Understanding Patterns in Infant-Directed Speech in Context: An Investigation of Statistical Cues to Word Boundaries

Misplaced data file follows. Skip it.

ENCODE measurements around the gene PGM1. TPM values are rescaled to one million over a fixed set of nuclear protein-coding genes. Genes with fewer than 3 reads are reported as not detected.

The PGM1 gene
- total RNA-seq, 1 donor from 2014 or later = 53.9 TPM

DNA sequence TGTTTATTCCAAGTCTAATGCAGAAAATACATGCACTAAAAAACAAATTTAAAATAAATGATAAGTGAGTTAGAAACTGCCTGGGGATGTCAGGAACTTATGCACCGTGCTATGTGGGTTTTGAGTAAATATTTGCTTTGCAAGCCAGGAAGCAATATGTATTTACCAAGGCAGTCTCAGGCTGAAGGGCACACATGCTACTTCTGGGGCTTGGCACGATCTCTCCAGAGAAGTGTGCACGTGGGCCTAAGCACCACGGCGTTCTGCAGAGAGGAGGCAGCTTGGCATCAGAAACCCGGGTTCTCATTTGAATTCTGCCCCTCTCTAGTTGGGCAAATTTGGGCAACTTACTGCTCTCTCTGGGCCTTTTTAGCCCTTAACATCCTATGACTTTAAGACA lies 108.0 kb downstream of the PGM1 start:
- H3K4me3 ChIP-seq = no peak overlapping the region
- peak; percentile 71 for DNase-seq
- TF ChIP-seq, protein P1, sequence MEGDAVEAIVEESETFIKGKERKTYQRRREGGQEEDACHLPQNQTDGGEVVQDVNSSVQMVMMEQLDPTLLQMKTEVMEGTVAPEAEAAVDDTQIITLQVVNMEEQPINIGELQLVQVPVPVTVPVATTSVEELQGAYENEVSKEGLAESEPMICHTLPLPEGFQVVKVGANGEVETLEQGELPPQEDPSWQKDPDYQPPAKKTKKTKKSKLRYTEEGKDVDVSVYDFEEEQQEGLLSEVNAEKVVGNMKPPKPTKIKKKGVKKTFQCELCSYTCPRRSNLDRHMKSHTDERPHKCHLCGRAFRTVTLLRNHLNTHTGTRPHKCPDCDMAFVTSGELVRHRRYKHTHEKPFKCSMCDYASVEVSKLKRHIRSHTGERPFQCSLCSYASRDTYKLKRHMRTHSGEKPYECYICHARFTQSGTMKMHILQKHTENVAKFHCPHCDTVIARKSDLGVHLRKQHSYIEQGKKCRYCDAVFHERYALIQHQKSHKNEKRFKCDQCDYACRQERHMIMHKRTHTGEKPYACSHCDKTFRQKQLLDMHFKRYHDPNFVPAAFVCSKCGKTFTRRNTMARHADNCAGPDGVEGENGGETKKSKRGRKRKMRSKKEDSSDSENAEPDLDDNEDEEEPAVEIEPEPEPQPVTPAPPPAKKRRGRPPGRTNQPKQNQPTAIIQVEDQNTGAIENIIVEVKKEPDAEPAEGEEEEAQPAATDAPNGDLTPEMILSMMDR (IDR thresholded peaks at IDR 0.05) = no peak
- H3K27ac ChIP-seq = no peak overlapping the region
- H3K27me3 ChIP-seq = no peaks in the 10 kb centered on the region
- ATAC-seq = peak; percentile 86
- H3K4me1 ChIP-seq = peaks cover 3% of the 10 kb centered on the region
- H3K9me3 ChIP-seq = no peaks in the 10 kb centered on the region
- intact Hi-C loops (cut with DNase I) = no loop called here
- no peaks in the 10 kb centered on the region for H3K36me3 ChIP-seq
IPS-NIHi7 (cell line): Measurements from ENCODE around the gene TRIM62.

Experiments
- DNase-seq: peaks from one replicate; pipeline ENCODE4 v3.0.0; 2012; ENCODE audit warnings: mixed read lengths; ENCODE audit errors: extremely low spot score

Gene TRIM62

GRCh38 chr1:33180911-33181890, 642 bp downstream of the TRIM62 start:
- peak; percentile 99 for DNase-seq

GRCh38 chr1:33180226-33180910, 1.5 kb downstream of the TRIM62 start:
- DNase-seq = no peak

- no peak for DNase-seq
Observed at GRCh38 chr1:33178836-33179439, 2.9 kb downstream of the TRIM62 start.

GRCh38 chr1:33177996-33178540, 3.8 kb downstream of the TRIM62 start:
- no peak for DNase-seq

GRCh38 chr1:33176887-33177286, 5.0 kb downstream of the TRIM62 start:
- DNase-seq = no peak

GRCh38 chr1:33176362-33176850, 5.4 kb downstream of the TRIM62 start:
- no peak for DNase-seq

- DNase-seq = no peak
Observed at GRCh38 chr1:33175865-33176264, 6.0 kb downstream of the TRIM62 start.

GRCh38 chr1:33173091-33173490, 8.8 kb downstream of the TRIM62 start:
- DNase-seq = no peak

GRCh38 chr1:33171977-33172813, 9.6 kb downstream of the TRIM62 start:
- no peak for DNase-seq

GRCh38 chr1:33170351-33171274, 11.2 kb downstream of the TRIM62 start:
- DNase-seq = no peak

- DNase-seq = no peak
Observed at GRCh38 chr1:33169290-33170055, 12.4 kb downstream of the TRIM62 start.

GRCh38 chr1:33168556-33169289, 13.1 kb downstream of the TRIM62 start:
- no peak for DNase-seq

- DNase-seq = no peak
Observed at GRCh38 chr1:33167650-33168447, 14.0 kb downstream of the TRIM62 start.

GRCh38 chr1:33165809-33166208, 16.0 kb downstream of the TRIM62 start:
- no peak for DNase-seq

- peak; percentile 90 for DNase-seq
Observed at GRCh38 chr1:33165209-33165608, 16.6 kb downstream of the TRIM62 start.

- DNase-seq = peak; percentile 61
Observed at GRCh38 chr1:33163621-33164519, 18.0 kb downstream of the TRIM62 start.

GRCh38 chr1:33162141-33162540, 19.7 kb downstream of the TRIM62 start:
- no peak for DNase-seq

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People talk about coherent episodes of their experience, leading to strong dependencies between words and the contexts in which they appear. Consequently, language within a context is more repetitive and more coherent than language sampled from across contexts. In this dissertation, I investigated how patterns in infant-directed speech differ under context-sensitive compared to context-independent analysis. In particular, I tested the hypothesis that cues to word boundaries may be clearer within contexts. Analyzing a large corpus of transcribed infant-directed speech, I implemented three different approaches to defining context: a top-down approach using the occurrence of key words from pre-determined context lists, a bottom-up approach using topic modeling, and a subjective coding approach where contexts were determined by open-ended, subjective judgments of coders reading sections of the transcripts. I found substantial agreement among the context codes from the three different approaches, but also important differences in the proportion of the corpus that was identified by context, the distribution of the contexts identified, and some characteristics of the utterances selected by each approach. I discuss implications for the use and interpretation of contexts defined in each of these three ways, and the value of a multiple-method approach in the exploration of context. To test the strength of statistical cues to word boundaries in context-specific sub-corpora relative to a context-independent analysis of cues to word boundaries, I used a resampling procedure to compare the segmentability of context sub-corpora defined by each of the three approaches to a distribution of random sub-corpora, matched for size for each context sub-corpus. Although my analyses confirmed that context-specific sub-corpora are indeed more repetitive, the data did not support the hypothesis that speech within contexts provides richer information about the statistical dependencies among phonemes than is available when analyzing the same statistical dependencies without respect to context. Alternative hypotheses and future directions to further elucidate this phenomenon are discussed.